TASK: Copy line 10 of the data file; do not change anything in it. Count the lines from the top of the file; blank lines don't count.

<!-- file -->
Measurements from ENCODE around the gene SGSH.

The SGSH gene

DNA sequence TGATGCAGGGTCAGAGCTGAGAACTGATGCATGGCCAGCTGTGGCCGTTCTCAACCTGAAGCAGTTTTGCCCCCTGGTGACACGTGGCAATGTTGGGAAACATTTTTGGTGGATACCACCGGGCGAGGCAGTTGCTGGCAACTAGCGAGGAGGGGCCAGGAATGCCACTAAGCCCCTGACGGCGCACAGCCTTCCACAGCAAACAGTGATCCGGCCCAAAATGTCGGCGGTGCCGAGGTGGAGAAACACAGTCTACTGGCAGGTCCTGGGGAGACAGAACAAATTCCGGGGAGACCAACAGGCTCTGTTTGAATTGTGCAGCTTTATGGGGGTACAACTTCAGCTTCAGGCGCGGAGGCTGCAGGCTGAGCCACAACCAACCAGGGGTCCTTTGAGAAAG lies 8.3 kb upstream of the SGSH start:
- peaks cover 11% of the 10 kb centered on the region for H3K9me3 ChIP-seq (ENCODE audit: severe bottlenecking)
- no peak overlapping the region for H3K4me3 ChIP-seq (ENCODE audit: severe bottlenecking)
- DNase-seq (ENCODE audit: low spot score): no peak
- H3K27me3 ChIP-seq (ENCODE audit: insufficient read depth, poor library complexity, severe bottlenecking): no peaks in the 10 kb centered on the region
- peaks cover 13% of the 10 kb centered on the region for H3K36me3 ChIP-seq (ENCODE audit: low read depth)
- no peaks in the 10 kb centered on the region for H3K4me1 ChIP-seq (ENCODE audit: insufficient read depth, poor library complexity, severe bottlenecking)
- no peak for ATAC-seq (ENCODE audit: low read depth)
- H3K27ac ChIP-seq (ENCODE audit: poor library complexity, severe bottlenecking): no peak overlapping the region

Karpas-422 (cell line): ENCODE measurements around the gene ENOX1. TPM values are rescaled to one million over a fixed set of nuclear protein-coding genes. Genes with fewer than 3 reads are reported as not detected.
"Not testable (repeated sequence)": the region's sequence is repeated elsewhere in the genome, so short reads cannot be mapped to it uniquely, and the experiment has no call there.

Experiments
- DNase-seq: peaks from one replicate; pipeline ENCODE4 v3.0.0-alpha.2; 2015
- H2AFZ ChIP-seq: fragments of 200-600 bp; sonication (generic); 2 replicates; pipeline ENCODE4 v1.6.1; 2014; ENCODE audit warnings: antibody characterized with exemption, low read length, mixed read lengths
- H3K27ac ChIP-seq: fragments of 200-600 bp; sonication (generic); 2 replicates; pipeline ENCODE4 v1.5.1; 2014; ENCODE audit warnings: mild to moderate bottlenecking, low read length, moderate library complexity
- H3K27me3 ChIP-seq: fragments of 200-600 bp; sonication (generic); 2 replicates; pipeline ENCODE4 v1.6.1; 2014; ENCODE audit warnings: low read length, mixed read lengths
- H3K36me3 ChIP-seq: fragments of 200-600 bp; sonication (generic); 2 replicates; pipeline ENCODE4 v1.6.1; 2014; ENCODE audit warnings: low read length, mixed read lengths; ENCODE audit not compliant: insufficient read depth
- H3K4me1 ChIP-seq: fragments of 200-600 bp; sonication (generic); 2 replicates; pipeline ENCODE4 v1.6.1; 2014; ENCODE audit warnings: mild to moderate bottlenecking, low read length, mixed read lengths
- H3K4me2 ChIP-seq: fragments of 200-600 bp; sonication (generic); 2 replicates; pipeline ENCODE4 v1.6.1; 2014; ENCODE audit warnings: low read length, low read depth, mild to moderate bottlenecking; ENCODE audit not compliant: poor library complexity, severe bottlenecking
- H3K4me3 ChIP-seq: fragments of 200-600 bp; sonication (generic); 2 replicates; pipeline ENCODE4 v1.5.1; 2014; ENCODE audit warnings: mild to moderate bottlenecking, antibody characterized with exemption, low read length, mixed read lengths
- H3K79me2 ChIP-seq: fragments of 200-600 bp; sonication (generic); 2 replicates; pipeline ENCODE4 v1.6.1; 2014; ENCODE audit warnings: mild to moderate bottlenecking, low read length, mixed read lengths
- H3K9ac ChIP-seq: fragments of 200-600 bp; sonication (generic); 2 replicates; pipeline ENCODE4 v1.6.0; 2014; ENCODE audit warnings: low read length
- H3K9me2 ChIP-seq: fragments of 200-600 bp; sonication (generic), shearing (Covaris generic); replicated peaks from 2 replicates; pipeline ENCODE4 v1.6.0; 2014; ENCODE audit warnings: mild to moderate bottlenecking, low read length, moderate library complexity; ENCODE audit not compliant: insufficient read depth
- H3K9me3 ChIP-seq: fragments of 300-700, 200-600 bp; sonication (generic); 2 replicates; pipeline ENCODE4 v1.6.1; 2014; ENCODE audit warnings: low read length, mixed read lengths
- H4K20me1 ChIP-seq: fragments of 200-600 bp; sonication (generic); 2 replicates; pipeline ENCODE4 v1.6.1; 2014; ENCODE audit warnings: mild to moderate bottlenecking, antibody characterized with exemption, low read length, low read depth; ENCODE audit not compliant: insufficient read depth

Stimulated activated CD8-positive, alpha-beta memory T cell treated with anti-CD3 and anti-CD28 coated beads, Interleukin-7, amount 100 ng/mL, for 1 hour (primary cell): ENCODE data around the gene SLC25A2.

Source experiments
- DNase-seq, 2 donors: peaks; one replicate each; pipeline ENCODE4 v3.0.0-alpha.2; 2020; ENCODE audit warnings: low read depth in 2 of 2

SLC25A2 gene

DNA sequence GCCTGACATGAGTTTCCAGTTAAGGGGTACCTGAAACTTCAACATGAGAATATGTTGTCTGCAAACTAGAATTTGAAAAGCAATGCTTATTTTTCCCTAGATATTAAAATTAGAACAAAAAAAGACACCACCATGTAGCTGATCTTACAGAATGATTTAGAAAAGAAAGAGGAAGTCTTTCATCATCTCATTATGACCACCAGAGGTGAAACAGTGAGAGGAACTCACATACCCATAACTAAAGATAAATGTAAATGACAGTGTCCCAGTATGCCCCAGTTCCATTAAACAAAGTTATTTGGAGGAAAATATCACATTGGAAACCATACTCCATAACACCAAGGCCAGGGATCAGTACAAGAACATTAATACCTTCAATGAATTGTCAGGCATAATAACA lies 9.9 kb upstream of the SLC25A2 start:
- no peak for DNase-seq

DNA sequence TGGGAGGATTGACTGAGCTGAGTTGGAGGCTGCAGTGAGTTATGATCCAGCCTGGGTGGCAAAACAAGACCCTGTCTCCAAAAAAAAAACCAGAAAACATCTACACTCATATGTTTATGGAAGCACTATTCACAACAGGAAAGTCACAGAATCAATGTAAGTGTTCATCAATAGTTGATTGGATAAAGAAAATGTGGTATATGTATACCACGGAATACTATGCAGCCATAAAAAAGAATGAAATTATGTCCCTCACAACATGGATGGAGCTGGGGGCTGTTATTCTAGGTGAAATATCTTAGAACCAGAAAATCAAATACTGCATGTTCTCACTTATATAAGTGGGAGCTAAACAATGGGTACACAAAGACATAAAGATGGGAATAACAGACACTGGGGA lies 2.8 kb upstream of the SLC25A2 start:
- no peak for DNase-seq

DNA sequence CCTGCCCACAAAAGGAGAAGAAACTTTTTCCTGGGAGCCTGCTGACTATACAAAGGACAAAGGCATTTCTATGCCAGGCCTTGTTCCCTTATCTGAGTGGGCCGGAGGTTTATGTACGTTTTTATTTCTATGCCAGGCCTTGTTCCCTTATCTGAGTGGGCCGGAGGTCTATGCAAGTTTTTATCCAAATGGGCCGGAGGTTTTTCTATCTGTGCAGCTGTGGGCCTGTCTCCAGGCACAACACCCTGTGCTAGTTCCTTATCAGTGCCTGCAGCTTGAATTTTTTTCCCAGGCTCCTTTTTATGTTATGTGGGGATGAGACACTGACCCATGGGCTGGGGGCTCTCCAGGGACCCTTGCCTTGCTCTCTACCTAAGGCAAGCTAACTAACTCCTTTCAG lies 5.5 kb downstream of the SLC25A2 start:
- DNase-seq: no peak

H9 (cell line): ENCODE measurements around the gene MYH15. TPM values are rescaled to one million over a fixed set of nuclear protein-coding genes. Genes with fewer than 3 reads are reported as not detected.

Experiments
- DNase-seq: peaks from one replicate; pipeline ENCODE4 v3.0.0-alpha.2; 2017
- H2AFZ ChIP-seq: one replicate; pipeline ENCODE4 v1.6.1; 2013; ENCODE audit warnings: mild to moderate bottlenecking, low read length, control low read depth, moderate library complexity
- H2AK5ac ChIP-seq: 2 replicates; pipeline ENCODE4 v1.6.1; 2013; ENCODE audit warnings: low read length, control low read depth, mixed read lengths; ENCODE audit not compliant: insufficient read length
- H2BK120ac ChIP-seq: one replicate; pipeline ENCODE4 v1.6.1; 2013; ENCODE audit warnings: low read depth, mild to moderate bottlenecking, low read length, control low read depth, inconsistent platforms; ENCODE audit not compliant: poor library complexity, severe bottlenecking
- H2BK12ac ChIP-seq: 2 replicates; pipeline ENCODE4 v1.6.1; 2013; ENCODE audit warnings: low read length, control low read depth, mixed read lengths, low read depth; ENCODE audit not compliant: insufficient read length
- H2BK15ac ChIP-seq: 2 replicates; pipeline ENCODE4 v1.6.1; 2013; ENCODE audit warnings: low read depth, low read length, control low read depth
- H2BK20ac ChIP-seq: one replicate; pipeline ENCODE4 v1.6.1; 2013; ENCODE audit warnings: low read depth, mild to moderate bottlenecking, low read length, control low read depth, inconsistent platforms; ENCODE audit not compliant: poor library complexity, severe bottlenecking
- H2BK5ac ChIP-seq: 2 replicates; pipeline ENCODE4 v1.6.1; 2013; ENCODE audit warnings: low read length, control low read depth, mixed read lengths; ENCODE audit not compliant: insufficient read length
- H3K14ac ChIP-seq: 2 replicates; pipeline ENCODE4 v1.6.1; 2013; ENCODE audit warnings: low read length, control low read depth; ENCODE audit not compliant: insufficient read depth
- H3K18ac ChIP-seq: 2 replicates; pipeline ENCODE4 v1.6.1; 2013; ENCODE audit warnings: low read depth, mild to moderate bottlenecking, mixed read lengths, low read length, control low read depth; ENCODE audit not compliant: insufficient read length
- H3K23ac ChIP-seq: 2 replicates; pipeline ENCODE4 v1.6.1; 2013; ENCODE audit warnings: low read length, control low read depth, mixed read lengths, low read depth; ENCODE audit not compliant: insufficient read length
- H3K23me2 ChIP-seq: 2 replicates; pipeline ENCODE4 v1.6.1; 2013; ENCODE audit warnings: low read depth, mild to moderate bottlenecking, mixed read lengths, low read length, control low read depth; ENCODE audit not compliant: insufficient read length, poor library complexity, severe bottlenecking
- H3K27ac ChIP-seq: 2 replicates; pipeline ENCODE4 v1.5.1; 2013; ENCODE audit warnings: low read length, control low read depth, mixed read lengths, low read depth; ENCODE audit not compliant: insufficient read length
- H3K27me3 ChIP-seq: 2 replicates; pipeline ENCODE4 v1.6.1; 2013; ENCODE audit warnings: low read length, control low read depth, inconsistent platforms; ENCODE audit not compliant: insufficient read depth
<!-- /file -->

- no peak for ATAC-seq (ENCODE audit: low read depth)